October 10th, 2010 / 12:29 pm
Reviews

Hank by Abraham Smith

Most everyone I’ve talked to about this book or about Abraham Smith in general, his reading performances or his writing, his ideas, his sense of verbal compulsion and montage of syllable, his voice, has pretty much come to agree on one point: “I have no goddamn idea where this guy came from.” His first book Whim Man Mammon, also from Action, was one I read I think in a small room and somewhat in my backyard, thinking somehow someone had learned to talk to a machine, but like a machine that used to sit in the back room of a shaving place where men came to bark secrets at other men while getting the hair done off their face. An image from one of the poems in that first of a man throwing a chair at a sweet gum tree remains one of those tranplanted sights that is just now a full part of my own head.

Earlier this year then I saw Abe read from the same poems in a larger room, channeling some kind of cross between his own admitted sound of hearing preachers through transistors growing up in Kentucky, and some kind of tangled man caught in a draft vent. Everyone I went to that reading with still talks about jesus christ that guy is something. I had to reread that first book again after that and understood it not as a machine but as someone maybe talking to the ground that used to be underneath our feet and the sky that used to have a different kind of color too, and with a shitton maybe of whiskey and old music that sits in the soles of people’s feet. [Here’s a downloadable video of Abe reading from both books.] Here’s another:

This new second book, Hank, after Hank Williams, goes even further than that first one in just inventing and channeling this who the what where how did you say mode. These poems are longer and all titled not in english but in expletive deletion symbols, probably like the weird kind of coils that seem to come up when you hear someone talk like this. I can’t even pick excerpts from these ongoings because it feels like taking the finger off a hand.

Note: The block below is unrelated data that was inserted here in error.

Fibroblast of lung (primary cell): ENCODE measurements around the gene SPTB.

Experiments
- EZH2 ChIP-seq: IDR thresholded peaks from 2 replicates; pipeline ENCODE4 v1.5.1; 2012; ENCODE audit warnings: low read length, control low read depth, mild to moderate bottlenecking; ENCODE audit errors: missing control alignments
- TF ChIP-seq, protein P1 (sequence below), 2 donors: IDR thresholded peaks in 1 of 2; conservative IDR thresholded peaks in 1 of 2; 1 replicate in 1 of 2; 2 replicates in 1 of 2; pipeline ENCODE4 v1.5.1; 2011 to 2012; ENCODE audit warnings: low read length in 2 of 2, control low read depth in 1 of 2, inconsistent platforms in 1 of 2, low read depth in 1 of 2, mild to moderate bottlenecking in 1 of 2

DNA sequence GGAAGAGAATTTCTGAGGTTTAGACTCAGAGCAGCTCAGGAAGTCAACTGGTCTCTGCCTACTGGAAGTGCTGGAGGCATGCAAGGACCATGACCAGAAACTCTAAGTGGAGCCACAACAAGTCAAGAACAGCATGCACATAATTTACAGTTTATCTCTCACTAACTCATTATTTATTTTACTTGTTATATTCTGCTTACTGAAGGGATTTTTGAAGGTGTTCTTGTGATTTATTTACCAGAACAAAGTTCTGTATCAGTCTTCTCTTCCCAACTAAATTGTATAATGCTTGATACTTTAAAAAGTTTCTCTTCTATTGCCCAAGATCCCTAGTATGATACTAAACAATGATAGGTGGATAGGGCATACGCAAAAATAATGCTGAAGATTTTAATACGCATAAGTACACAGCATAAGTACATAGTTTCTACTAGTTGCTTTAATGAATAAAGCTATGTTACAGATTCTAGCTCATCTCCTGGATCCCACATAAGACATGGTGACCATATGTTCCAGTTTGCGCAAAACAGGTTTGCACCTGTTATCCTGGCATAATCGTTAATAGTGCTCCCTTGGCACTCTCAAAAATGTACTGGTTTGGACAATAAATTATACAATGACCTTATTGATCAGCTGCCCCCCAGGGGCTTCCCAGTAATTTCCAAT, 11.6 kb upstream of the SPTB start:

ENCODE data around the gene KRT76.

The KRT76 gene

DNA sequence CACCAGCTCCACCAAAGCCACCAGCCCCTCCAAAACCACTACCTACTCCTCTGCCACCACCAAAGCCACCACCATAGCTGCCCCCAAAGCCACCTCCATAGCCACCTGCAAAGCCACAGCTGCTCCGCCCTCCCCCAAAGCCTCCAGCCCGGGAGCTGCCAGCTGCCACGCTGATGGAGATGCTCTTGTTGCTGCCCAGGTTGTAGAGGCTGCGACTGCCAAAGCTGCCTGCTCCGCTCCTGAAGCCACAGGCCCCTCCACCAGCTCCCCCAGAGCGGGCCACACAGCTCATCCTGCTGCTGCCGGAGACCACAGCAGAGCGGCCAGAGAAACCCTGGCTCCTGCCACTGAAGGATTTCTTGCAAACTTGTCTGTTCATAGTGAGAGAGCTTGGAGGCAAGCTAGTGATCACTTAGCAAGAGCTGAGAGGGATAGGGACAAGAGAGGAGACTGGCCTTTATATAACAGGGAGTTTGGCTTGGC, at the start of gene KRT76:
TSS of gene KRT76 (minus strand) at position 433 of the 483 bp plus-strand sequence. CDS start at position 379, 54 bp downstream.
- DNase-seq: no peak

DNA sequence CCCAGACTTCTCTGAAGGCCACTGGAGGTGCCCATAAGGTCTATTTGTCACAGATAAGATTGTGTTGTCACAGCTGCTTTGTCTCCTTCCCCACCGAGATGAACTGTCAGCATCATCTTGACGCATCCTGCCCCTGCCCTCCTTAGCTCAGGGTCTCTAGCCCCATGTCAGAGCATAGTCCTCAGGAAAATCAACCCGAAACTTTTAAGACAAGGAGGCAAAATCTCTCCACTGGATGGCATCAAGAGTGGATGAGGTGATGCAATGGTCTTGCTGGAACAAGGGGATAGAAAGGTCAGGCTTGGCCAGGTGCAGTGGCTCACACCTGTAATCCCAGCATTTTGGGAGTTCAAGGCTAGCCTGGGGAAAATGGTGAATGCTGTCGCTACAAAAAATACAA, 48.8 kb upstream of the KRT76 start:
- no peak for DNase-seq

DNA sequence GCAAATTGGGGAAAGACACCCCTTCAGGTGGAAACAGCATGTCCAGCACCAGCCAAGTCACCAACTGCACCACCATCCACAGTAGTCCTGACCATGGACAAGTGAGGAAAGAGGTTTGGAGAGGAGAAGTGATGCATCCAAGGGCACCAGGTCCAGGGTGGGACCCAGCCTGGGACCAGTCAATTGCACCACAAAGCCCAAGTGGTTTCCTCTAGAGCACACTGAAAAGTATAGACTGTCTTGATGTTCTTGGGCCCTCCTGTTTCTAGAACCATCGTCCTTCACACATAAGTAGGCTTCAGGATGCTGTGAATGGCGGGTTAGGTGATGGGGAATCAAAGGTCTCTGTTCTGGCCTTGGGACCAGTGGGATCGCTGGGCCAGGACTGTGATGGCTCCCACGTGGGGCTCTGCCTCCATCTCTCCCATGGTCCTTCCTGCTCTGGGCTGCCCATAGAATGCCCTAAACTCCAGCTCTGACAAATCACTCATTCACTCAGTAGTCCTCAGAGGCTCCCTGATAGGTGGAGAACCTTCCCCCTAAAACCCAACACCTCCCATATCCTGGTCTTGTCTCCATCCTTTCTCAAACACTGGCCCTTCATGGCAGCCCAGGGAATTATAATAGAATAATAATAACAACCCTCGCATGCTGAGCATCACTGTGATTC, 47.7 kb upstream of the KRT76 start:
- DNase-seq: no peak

Like, okay, here’s a passage out of the guy of one of these tirades:

life at the syllable that’s volcano voodoo
that’s the hookworm sleeps in the jungle bird dung
sleeps and creep up the tree ropes of
your blood think about after a hurricane twenty
ropes on every tree like the masturbations of
ten cowboys think about every eyelash is a comma already
and let’s say through a few young years
of chicken shit wanders worm your sight turn
west of east and then the sea
you maybe heard one time in the cough
of an oldie maybe trying to
bring up a bear help spank all this
red off the vines the sea
maybe like cement seems
to burn with solomon’s face
red with indecision at every cooling window

More so than the south or sermon or assault rifle, this book is like waking up somewhere you’d thought you’d been meant to be going and then you got there and everything about it is all looking back and it smells scary and there are all these voices talking at the same time and the trees are shaking and it is very nice and it is not very nice and so you stay close to the ground. I don’t care if that’s entirely hyperbole because some way that’s the only mode to speak about a thing that seems from somewhere else. All in all this one long massive monologue about a young dead country singer is something to be taken in long bursts with smaller moments of recognition compiling one after another trying to catch up, somewhere between Frank Stanford and your granddaddy underground. Line by line the thing moves like it’s waking itself up and going to sleep again over and over, ransacking words and images both for their age and for their passing, over and over again. A torrent more so a poem, as there’s all these words to say and so little time. Abe Smith doesn’t get wily nily for being so far in there, he just keeps coming and you’ll take it on the face and figure it out later or not at all. Here is a magnificent transmission, designed from both way back and way ahead, to be read and read again.

[Available now from Action Books.]

Tags: , ,

the internet literature
magazine blog of
the future